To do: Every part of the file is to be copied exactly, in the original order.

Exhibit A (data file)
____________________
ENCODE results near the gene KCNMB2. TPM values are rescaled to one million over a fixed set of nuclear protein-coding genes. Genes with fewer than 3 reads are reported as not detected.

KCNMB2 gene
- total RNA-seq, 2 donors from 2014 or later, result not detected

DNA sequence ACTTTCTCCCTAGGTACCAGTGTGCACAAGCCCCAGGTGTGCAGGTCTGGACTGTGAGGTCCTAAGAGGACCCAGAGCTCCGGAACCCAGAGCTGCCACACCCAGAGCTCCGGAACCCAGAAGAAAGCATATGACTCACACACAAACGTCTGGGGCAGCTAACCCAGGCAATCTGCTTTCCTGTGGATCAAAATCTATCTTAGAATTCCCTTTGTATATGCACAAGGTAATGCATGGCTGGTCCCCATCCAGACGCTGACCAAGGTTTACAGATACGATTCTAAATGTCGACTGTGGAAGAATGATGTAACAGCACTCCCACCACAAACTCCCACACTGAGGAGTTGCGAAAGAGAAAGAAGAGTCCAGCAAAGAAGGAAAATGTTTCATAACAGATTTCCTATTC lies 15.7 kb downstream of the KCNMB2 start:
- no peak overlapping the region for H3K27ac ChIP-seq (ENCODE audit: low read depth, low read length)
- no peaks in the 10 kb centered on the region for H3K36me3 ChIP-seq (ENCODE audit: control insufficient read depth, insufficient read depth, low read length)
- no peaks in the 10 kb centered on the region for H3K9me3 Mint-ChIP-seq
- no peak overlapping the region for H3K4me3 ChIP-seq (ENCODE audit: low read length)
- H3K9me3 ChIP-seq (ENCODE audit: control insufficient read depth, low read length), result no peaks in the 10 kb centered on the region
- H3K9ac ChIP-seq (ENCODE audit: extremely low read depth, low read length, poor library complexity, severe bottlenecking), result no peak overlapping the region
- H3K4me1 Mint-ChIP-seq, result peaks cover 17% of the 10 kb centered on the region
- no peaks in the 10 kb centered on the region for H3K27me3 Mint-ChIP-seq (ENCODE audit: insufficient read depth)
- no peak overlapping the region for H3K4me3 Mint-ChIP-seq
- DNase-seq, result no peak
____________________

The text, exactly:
ENCODE results near the gene KCNMB2. TPM values are rescaled to one million over a fixed set of nuclear protein-coding genes. Genes with fewer than 3 reads are reported as not detected.

KCNMB2 gene
- total RNA-seq, 2 donors from 2014 or later, result not detected

DNA sequence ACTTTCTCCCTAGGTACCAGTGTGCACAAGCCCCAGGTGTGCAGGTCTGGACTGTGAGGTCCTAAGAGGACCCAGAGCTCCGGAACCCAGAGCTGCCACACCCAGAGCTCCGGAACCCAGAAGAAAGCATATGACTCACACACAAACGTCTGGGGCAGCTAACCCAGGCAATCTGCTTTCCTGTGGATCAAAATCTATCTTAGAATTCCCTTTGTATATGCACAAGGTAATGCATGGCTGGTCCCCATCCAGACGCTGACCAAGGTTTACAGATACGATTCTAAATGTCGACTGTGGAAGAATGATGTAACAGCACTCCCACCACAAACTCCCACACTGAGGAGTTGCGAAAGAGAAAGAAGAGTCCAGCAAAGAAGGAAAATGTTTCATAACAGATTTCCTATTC lies 15.7 kb downstream of the KCNMB2 start:
- no peak overlapping the region for H3K27ac ChIP-seq (ENCODE audit: low read depth, low read length)
- no peaks in the 10 kb centered on the region for H3K36me3 ChIP-seq (ENCODE audit: control insufficient read depth, insufficient read depth, low read length)
- no peaks in the 10 kb centered on the region for H3K9me3 Mint-ChIP-seq
- no peak overlapping the region for H3K4me3 ChIP-seq (ENCODE audit: low read length)
- H3K9me3 ChIP-seq (ENCODE audit: control insufficient read depth, low read length), result no peaks in the 10 kb centered on the region
- H3K9ac ChIP-seq (ENCODE audit: extremely low read depth, low read length, poor library complexity, severe bottlenecking), result no peak overlapping the region
- H3K4me1 Mint-ChIP-seq, result peaks cover 17% of the 10 kb centered on the region
- no peaks in the 10 kb centered on the region for H3K27me3 Mint-ChIP-seq (ENCODE audit: insufficient read depth)
- no peak overlapping the region for H3K4me3 Mint-ChIP-seq
- DNase-seq, result no peak